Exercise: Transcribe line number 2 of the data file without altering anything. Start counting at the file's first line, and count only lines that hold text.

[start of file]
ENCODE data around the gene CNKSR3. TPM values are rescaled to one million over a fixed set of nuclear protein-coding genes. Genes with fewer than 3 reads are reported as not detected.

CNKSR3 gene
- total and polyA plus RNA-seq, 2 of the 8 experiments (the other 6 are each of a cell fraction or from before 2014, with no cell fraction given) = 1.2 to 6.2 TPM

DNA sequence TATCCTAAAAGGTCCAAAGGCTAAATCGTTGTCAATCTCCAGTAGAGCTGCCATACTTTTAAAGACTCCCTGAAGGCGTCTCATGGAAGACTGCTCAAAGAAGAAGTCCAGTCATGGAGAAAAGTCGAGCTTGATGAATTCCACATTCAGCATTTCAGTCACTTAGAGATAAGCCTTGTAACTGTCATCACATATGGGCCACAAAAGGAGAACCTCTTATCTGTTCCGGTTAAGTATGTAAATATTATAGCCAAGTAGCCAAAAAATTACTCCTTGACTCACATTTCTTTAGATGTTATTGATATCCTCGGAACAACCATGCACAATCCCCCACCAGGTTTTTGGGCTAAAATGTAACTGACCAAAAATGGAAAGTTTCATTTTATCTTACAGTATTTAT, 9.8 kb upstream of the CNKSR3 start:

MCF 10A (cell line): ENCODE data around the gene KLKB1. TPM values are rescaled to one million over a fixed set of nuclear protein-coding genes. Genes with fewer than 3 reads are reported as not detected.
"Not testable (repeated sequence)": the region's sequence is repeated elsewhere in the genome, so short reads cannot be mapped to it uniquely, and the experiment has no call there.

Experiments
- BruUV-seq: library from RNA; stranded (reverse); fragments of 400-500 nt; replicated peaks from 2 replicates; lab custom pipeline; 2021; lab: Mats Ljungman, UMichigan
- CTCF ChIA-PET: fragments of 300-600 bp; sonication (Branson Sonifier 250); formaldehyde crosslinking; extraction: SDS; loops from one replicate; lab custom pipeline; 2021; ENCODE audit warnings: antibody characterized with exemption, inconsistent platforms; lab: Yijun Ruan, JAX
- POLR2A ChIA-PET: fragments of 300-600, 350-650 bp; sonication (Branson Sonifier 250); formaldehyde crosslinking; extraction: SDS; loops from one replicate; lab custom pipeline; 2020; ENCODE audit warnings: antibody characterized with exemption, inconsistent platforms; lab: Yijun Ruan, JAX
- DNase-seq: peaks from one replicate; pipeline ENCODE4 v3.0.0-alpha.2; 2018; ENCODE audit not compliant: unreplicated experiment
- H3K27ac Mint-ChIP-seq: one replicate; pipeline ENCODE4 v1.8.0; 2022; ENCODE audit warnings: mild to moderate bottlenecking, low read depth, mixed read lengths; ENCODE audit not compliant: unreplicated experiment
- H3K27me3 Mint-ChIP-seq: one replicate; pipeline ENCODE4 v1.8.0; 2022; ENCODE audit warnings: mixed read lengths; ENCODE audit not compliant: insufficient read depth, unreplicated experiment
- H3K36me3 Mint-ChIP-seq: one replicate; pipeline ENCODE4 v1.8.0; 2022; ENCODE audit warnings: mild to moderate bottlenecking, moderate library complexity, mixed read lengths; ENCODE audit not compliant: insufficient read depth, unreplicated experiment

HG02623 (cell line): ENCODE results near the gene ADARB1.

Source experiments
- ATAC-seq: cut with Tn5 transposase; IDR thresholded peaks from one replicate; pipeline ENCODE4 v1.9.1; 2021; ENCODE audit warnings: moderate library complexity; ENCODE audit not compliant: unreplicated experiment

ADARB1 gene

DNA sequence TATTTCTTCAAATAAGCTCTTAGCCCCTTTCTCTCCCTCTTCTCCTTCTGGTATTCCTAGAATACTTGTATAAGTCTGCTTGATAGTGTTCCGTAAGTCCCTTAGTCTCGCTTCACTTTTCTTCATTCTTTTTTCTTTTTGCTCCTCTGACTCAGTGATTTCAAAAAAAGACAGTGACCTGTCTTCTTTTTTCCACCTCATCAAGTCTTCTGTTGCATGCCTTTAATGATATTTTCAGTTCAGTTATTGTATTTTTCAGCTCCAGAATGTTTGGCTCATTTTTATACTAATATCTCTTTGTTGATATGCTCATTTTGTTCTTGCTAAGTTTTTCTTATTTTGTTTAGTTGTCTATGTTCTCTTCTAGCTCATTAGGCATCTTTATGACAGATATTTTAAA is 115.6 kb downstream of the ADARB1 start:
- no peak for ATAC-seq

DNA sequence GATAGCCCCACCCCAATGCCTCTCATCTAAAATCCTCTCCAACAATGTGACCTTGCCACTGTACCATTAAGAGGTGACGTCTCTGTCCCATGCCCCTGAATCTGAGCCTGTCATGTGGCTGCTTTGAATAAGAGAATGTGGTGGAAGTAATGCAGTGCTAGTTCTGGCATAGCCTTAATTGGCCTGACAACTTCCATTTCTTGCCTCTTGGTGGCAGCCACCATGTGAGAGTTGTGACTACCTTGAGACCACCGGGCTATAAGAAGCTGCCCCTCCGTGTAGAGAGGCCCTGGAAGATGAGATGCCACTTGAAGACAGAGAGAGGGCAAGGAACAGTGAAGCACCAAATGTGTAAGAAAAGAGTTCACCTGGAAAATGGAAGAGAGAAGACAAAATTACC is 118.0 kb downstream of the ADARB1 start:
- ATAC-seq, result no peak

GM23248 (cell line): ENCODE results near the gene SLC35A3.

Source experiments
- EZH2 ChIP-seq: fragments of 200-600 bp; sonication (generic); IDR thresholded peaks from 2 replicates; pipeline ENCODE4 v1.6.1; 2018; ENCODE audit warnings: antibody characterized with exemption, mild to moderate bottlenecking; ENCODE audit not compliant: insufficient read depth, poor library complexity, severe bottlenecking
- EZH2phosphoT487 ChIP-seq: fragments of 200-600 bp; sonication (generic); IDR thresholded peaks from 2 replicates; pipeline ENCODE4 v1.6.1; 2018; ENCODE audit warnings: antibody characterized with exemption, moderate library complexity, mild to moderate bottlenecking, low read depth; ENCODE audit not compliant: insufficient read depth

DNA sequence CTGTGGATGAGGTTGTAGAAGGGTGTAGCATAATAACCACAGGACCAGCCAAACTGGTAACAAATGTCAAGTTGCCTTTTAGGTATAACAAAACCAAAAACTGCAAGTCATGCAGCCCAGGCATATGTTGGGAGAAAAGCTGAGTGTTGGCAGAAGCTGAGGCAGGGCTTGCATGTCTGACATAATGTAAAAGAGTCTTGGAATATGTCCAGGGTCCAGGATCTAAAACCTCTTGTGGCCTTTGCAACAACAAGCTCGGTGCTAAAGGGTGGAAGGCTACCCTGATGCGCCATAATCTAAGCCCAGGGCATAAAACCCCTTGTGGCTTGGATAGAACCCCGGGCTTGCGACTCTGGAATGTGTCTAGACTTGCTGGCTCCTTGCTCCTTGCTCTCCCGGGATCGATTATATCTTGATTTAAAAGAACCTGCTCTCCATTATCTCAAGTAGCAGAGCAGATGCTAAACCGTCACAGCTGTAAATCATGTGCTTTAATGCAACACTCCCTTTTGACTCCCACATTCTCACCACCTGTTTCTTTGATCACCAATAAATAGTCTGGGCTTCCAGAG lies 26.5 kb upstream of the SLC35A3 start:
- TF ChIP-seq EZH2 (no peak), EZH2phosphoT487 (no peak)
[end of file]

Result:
CNKSR3 gene